Disease of the Mind Industrial Rock, Noise Staytus This review was commissioned through Ko-fi. However, it bears no weight on the score or decision. All reviews are written from an unbiased standpoint. Staytus, a self-proclaimed industrial nu-goth, channels influence from the likes of NIN, Odonis Odonis, Black Dresses, Orgy, Static-X, and so many others. Reflecting upon her own life, like refracting light back onto itself, does she sing of PTSD, intrusive and ruminating thoughts, as well as self-harm. Though the album can lyrically go much, much deeper than that. From the young age of fifteen has Sam Grundemann been toying around with music and sound, which eventually evolved into her collecting degrees and certificates in audio production. Eventually, Staytus was born from this and in recent memory she has been releasing a steady string of singles leading up to her debut album “Disease of the Mind”. Unfortunately, those singles did not paint a pretty picture, and neither does her debut effort.‘Absolute Terror’ is just that – an absolute terror. What sounds like an amateur strumming an acoustic forms the first few seconds of the song before running into a cacophony of drums, nasally vocals, and what generally sounds like a band’s first demo. The harder guitars in the background only serve to throw the song further off track, with none of the instruments necessarily coming into rhythm or beat. It’s a horrible start to the album and isn’t a good look for Staytus. Disease Of The Mind by Staytus‘An Echo In Space’ doesn’t improve upon much either. What sounds like a lo-fi beginning featuring static, analog sounds actually forms the rest of the track. It sounds incomplete and unpolished, as if mixing and mastering was an afterthought rather than being at the forefront – if it was thought of at all. I will admit that Staytus does show a better knack for lyrical delivery this time, echoing some emotion rather than landing flat all the time. Nonetheless, her voice doesn’t match the beat, and vice versa. It’s a mess.Without becoming redundant, much of “Disease of the Mind” falls under similar complaints to ‘Absolute Terror’ and ‘Arrhythmia’ – which is poor mixing and mastering, shoddy production, and terrible instrumentation. A lot of what I’m hearing sounds like bedroom production from a noise musician saying that their music is experimental and that it’s supposed to sound that way. Finding the diamond in the rough, however, there are a couple of shining excerpts to be found on “Disease of the Mind”. This starts with the fourth song ‘Crawling’. While, again, the mixing and mastering isn’t the best, the slow pace of the drum work paired with some depth and bass give it heart. Much of the noise texture in the background is more bothersome than additive to the song, and could have been cut for cleaner sounds. Staytus also matches the energy of the song with gritty vocals, cracking and breaking as she reflects the mood of the song. ‘Nevermore’ is also oddly attractive. What I would consider to be trip-hop influences flow through the song. The underlying noise isn’t so bothersome this time but rather add to the general darkness of the track. Just like before, Staytus’ vocals, the attitude driven, almost spoken word style is delivered well. There’s a sense of fullness and polish on the song that is elsewhere lackluster on the album. But, out of the thirteen tracks on “Disease of the Mind”, those are the two that I can recommend – and that still comes with some caveats considering they aren’t the greatest songs I’ve come across in quite a while. To me, these show that Staytus can make a decent song, a decent rhythm, and package it into a finished product without it sounding muddy. But for a large majority of “Disease of the Mind”, Staytus fails to introduce me to exciting elements, or a finished element. Repeating myself from earlier, “Disease of the Mind” sounds more like a demo than anything else, and it needs work. Four out of ten.   250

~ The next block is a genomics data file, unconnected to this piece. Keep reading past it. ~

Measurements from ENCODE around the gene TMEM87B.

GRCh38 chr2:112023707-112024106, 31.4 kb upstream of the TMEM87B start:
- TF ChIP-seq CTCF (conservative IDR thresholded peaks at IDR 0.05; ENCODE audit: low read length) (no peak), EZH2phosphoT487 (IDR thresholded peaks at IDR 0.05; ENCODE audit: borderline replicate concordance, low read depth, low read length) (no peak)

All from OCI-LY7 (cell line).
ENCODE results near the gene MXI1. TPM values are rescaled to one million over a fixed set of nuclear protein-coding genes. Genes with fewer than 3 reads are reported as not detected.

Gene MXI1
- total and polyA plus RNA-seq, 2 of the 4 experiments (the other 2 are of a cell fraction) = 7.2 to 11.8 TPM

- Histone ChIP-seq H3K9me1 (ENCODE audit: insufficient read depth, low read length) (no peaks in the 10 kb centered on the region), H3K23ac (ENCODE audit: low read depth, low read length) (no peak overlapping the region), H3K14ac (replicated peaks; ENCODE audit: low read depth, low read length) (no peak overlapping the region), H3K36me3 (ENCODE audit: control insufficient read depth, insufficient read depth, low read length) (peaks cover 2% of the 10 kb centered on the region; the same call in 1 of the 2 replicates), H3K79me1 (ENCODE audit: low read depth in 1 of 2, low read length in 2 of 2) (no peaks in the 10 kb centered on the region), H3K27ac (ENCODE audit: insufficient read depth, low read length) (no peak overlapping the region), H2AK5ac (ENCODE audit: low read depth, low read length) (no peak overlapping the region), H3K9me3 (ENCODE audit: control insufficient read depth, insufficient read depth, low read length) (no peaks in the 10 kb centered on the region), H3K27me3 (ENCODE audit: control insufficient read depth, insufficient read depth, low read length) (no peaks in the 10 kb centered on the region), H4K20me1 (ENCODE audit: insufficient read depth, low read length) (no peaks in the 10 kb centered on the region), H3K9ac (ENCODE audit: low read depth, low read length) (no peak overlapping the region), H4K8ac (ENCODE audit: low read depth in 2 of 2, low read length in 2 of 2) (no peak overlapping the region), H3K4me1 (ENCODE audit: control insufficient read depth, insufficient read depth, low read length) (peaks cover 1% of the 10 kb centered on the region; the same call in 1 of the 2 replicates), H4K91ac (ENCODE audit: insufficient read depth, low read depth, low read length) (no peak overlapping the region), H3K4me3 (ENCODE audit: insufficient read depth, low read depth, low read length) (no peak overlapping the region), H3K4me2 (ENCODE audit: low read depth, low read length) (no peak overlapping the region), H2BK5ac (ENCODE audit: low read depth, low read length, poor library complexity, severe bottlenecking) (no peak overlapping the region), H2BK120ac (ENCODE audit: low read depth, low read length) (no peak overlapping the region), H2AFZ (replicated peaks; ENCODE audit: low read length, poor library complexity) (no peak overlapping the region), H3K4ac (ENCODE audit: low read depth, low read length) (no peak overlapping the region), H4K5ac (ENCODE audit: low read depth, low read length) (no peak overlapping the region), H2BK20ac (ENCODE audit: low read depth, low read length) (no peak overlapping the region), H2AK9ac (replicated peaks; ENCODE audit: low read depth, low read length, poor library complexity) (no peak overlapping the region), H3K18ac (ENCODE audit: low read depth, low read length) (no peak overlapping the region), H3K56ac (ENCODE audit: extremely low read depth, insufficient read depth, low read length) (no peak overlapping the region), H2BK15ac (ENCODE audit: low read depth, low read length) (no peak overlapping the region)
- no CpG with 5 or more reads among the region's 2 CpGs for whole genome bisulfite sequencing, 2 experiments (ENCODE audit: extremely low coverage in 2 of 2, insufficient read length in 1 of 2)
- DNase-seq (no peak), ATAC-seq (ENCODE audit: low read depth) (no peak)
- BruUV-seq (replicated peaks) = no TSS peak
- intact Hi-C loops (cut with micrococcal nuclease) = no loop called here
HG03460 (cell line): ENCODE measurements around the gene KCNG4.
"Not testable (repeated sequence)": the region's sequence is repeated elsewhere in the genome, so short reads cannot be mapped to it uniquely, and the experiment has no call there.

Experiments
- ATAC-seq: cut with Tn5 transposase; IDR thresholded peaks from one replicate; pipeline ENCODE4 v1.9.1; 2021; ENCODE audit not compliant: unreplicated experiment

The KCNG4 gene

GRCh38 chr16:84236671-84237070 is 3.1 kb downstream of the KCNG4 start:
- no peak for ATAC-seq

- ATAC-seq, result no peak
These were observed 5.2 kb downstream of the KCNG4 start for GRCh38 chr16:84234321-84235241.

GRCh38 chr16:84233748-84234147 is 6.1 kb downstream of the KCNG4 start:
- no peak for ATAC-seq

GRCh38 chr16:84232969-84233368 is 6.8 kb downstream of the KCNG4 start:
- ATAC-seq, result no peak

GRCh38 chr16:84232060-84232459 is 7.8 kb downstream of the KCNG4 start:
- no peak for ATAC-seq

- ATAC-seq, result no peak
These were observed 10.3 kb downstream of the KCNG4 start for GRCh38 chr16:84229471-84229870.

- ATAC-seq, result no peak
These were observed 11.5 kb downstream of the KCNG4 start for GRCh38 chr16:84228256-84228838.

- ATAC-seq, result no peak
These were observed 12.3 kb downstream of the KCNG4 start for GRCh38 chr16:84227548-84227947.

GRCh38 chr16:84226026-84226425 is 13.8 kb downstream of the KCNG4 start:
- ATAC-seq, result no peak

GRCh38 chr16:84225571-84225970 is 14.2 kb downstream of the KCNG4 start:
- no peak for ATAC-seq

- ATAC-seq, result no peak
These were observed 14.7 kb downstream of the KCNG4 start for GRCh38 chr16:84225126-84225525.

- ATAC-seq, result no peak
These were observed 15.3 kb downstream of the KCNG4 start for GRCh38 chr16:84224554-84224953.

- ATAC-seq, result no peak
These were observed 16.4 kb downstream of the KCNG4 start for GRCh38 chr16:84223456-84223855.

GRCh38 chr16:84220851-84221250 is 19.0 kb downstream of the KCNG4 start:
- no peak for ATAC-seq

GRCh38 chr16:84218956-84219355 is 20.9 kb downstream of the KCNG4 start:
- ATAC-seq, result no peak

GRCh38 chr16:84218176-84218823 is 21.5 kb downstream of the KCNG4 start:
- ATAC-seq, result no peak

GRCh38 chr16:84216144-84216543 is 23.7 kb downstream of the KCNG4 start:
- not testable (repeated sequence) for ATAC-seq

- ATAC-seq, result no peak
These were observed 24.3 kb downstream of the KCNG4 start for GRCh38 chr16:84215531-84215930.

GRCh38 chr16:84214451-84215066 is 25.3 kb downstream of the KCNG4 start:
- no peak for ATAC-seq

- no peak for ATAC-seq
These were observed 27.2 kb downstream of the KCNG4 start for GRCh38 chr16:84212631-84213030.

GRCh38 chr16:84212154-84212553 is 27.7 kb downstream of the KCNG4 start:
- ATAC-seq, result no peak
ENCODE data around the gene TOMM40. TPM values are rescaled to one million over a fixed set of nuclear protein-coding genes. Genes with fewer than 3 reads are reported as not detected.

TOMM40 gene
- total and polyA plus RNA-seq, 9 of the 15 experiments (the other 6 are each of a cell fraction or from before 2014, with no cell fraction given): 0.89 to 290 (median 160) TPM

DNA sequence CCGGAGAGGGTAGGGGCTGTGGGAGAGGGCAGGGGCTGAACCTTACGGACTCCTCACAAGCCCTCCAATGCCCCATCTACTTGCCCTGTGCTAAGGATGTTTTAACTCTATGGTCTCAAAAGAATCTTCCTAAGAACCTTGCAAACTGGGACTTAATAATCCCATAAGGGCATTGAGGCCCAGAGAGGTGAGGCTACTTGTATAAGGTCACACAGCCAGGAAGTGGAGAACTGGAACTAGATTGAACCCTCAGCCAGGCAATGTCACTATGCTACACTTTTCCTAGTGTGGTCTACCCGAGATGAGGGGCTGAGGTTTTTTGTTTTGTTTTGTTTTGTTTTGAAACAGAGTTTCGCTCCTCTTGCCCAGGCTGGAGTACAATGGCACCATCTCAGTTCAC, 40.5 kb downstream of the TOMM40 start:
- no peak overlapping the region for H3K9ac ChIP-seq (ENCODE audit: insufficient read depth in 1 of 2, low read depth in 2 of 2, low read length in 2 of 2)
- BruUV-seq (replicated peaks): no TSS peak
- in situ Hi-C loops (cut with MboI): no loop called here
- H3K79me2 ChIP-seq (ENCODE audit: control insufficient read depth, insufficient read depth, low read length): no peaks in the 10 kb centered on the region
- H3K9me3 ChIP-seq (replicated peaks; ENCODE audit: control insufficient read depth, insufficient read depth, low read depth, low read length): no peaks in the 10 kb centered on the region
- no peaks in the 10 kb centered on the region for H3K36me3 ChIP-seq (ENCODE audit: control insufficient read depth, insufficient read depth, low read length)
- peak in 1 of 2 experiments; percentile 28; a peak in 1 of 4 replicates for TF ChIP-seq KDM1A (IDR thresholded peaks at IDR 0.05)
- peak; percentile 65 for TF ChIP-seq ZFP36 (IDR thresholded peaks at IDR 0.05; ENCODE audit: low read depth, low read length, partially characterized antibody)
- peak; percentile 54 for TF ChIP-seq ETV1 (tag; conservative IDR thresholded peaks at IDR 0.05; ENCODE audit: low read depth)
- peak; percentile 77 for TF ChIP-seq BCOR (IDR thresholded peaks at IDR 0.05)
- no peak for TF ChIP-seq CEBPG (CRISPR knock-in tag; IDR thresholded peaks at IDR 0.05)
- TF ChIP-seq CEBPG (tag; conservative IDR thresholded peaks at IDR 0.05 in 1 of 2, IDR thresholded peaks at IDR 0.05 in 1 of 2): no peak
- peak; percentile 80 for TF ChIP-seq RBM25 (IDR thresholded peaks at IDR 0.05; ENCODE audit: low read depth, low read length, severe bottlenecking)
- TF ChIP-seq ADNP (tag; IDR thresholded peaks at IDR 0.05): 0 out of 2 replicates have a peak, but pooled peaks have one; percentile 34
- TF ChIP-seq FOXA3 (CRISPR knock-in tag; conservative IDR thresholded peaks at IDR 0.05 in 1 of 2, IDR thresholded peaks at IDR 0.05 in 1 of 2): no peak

Brutal Resonance

Staytus - Disease of the Mind

4.0
"Bad"
Released off label 2022
This review was commissioned through Ko-fi. However, it bears no weight on the score or decision. All reviews are written from an unbiased standpoint.